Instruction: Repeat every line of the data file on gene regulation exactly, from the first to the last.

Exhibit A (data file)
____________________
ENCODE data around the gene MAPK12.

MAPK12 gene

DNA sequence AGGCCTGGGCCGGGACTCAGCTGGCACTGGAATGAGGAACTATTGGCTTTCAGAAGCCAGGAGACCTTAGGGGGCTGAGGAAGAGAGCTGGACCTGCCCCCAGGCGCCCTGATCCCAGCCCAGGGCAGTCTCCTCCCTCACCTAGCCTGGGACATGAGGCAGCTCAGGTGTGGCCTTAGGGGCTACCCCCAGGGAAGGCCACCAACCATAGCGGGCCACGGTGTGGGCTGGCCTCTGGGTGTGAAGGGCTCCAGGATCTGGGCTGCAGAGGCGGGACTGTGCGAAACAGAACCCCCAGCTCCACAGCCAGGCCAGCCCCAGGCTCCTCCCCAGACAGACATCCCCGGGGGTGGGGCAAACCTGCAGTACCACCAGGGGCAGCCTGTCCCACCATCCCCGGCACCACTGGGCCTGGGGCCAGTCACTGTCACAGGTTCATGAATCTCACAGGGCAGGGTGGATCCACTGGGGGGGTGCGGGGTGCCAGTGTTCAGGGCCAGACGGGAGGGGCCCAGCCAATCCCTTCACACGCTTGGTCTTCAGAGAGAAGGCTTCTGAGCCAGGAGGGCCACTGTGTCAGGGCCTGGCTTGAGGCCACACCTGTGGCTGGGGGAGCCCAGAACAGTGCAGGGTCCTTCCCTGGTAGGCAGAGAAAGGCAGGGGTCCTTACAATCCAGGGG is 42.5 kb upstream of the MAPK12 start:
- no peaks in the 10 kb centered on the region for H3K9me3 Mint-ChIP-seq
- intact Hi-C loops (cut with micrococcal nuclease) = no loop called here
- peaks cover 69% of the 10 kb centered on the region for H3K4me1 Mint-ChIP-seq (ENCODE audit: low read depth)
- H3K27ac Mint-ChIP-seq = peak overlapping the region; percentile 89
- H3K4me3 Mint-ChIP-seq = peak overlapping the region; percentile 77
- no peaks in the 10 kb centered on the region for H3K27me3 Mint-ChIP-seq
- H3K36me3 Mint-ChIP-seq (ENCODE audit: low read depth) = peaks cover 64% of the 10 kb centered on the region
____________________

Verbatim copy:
ENCODE data around the gene MAPK12.

MAPK12 gene

DNA sequence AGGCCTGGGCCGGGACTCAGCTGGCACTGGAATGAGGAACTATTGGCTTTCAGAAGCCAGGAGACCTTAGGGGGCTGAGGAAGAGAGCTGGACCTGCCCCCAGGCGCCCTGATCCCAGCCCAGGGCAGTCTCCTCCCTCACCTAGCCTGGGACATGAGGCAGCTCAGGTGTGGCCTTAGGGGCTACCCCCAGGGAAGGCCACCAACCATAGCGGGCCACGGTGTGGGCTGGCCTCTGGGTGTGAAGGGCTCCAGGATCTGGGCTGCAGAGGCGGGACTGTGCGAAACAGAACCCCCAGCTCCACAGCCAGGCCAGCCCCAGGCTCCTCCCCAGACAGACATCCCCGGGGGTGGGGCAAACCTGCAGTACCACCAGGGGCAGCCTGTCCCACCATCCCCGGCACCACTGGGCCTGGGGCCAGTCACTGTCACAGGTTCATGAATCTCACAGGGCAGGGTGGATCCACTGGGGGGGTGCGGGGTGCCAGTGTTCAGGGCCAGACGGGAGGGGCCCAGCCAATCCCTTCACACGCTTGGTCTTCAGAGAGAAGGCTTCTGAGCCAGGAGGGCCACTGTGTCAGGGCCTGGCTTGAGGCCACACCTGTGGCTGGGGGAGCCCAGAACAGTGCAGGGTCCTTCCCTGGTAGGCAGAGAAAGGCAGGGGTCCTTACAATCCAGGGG is 42.5 kb upstream of the MAPK12 start:
- no peaks in the 10 kb centered on the region for H3K9me3 Mint-ChIP-seq
- intact Hi-C loops (cut with micrococcal nuclease) = no loop called here
- peaks cover 69% of the 10 kb centered on the region for H3K4me1 Mint-ChIP-seq (ENCODE audit: low read depth)
- H3K27ac Mint-ChIP-seq = peak overlapping the region; percentile 89
- H3K4me3 Mint-ChIP-seq = peak overlapping the region; percentile 77
- no peaks in the 10 kb centered on the region for H3K27me3 Mint-ChIP-seq
- H3K36me3 Mint-ChIP-seq (ENCODE audit: low read depth) = peaks cover 64% of the 10 kb centered on the region